Each Google WiFi is divided horizontally into two parts by a narrow canal in which rests the LED indicator that, similarly to the single LED on each Orbi unit, it shows the status of the system: if the LED indicator is solid green-blue, then everything is working properly, otherwise, if the LED indicator is solid red, then the WiFi node is experiencing an error; if the LED is solid blue, then the device is returning to its default settings, but, if the indicator is flashing amber, then the Google WiFi unit is not connected to the Internet.
As with all other WiFi mesh systems, the single LED indicator implementation is a nice idea on paper, but completely non-intuitive in real life, where the user constantly needs to check the manual in order to understand what is going on with the system (both during and after the initial configuration process). A reliable alternative could be a voice command system which would still maintain the minimalist tone of the devices (the Netgear Orbi supports Amazon Alexa voice assistant and the Google WiFi works with Google Home / Mini).
On the rear side of the Netgear Orbi, towards the bottom, there’s a separate area where you can find all the ports and buttons: from the left, there’s the Sync button (WPS), four Gigabit Ethernet ports (the router unit has one WAN port and three LAN ports, while the satellites will use all four ports as LAN), a USB port (can be used for connecting a printer), a Power On/Off button, a Power connector and a Reset button. If you turn the Google WiFi upside-down, you’ll notice that there is a significantly large hole where rest two Gigabit Ethernet ports (by default, these two ports operate as LAN, but, the unit that gets connected to the Internet will use one port as WAN and the other for either inter-node connection or for connecting a wired client) and a USB type-C port for powering up the device (the circular LED light doesn’t go all around the device and it is being interrupted by a small Reset button used for returning the Google WiFi unit back to factory default settings).
Verdict: Both Netgear and Google have designed their WiFi systems in a simple and minimalist manner, so you’ll have no problem positioning any unit in the centre of the room (unlike the industrial-looking traditional routers) but, while the Google WiFi may be a bit better looking and feel a bit more robust, the Netgear Orbi is also solidly built and it has two additional LAN ports (which will make a huge difference in day-to-day use), so it wins this round.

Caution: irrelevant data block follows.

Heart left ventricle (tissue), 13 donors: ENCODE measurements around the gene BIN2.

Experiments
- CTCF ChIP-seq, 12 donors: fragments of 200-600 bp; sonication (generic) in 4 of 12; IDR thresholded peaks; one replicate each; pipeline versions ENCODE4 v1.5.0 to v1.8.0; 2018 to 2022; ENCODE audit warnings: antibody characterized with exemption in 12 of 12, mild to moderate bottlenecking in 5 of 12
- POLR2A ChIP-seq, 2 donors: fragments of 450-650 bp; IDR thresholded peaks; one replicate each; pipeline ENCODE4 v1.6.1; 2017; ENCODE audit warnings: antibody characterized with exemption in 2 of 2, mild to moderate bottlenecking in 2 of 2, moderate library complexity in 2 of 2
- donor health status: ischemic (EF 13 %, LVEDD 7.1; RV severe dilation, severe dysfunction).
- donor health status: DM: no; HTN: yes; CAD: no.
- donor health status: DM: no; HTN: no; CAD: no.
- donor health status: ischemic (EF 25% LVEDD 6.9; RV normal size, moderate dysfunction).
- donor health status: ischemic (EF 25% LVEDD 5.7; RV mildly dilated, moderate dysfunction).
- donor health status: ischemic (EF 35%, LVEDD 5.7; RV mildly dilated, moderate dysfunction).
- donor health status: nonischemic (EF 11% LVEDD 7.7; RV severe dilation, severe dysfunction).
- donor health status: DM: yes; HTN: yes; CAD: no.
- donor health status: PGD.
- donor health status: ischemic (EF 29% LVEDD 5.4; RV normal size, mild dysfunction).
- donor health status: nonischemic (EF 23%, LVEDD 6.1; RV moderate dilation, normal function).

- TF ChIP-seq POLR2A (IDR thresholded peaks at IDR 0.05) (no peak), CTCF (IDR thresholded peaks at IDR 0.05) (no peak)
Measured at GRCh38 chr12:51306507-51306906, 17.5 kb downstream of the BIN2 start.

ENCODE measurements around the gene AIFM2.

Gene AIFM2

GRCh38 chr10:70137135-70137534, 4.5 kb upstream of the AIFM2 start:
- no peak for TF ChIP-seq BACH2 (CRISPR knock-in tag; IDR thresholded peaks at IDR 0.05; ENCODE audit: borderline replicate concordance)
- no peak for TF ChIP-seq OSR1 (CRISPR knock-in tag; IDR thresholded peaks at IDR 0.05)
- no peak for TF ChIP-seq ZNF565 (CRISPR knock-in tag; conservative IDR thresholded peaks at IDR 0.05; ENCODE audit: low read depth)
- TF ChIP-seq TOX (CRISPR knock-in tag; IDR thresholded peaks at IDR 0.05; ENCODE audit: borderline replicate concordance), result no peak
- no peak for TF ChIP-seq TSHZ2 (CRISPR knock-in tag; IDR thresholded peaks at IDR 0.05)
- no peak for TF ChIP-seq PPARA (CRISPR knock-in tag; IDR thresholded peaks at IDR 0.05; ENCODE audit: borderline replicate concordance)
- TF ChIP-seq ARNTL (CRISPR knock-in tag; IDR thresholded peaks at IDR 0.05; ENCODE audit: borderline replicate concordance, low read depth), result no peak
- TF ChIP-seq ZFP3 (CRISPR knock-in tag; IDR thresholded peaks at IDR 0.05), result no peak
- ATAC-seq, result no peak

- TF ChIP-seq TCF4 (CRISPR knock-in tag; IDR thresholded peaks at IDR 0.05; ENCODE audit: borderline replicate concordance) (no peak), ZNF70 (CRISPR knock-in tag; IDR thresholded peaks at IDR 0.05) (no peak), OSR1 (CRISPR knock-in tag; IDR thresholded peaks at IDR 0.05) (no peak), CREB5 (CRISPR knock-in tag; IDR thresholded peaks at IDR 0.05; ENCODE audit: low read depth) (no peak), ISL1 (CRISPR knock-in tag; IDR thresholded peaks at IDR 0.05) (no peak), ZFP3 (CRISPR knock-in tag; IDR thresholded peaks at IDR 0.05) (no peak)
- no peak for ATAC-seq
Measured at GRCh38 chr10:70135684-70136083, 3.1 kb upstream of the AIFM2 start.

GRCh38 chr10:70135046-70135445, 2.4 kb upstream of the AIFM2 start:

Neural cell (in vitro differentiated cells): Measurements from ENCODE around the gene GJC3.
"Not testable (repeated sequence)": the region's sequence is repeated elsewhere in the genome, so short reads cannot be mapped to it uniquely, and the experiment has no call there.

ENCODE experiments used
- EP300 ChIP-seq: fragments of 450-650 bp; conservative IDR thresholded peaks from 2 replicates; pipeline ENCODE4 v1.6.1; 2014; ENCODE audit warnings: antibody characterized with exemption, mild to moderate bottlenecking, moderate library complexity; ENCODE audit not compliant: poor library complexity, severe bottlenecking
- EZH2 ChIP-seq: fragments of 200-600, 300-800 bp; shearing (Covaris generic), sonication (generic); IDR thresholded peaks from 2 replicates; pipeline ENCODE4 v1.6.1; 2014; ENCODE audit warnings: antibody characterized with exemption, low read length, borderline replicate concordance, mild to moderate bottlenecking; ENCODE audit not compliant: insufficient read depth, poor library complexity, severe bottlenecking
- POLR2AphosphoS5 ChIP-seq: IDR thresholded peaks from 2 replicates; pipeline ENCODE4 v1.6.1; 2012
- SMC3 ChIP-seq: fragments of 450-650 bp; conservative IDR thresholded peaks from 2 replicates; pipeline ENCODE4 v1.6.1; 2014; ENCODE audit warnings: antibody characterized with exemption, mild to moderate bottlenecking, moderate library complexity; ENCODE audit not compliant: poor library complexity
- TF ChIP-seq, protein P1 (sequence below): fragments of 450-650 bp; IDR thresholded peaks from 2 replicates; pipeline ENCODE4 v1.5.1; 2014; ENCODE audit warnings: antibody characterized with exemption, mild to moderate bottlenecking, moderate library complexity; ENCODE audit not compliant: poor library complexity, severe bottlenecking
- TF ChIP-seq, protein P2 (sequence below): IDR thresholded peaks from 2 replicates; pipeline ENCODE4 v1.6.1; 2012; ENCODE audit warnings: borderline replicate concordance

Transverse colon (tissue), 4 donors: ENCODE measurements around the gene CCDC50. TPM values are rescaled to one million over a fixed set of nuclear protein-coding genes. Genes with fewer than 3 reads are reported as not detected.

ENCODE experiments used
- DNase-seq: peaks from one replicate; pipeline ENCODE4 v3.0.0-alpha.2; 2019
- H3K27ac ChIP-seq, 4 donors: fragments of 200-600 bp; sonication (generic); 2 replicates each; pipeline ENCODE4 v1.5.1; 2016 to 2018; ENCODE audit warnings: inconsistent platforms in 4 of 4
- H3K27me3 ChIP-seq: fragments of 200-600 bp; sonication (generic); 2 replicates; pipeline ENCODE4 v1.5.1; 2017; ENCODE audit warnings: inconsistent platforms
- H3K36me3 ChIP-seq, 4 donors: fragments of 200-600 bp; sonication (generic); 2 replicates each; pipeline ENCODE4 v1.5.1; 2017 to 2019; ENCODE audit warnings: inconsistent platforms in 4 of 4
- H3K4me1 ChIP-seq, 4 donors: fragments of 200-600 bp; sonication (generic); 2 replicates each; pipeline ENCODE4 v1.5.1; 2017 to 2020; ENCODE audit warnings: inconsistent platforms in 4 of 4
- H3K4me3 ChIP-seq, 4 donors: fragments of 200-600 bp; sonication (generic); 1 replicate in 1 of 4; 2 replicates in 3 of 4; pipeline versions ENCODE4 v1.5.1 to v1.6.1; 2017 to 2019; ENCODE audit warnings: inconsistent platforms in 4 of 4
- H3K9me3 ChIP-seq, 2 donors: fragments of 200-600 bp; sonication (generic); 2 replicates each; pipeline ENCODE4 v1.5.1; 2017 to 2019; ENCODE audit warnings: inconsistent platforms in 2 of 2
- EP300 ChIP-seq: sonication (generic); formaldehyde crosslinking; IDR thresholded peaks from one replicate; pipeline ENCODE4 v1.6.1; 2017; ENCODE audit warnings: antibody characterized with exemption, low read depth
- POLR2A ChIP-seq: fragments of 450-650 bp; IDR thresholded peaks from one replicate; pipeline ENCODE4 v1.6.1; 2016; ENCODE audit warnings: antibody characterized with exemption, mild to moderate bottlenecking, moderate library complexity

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The Netgear Orbi and the Google WiFi share the same Qualcomm Atheros platform (both have a quad-core IPQ4019 chipset clocked at 717 MHz) and they’re also surprisingly similar for the rest of the build. The Netgear Orbi comes with a QCA8075 Gigabit switch chipset, 512 MB of RAM (NANYA NT5CC256M16DP-DI) and 4 GB of flash memory (Samsung KLM4G1FEPD-B0310 eMMC), while the 2.4GHz radio along with the first 5GHz radio band use the Qualcomm IPQ4019 chipset and the second 5GHz radio band (which is dedicated to the backhaul traffic) uses a Qualcomm QCA9984 chipset.
Every Google WiFi unit also comes equipped with a Qualcomm QCA8075 Gigabit switch chip, 512 MB of RAM and 4 GB / 4 MB flash memory, while the 2.4GHz radio and the 5GHz radio bands take advantage of the Qualcomm Atheros IPQ4019 chip. Furthermore, the Google WiFi has implemented the Bluetooth 4.2 technology (CSR102x) and, initially, Google has equipped its WiFi system with a Silicon Labs EM3581 Thread SoC, therefore supporting the ZigBee technology, but, with later models, it seems that it has removed it. The Netgear Orbi decided to steer clear of implementing any smart home hub-related tech (such as ZigBee or Z-Wave) and, instead, it simply added support for the Bluetooth 4.1 wireless technology.
The Google WiFi features a maximum theoretical speed rate of 867 Mbps using the 5GHz radio band and 300 Mbps using the 2.4GHz radio, while the Netgear Orbi features a maximum theoretical data transfer of 400 Mbps using the 2.4GHz radio band and 867 Mbps using the first 5GHz radio band / 1,733 Mbps using the second 5GHz radio band.
Verdict: The Google WiFi is built almost identically to the Netgear Orbi, but, since the latter has the advantage of an additional 5GHz radio band, it wins this round.
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Features and Performance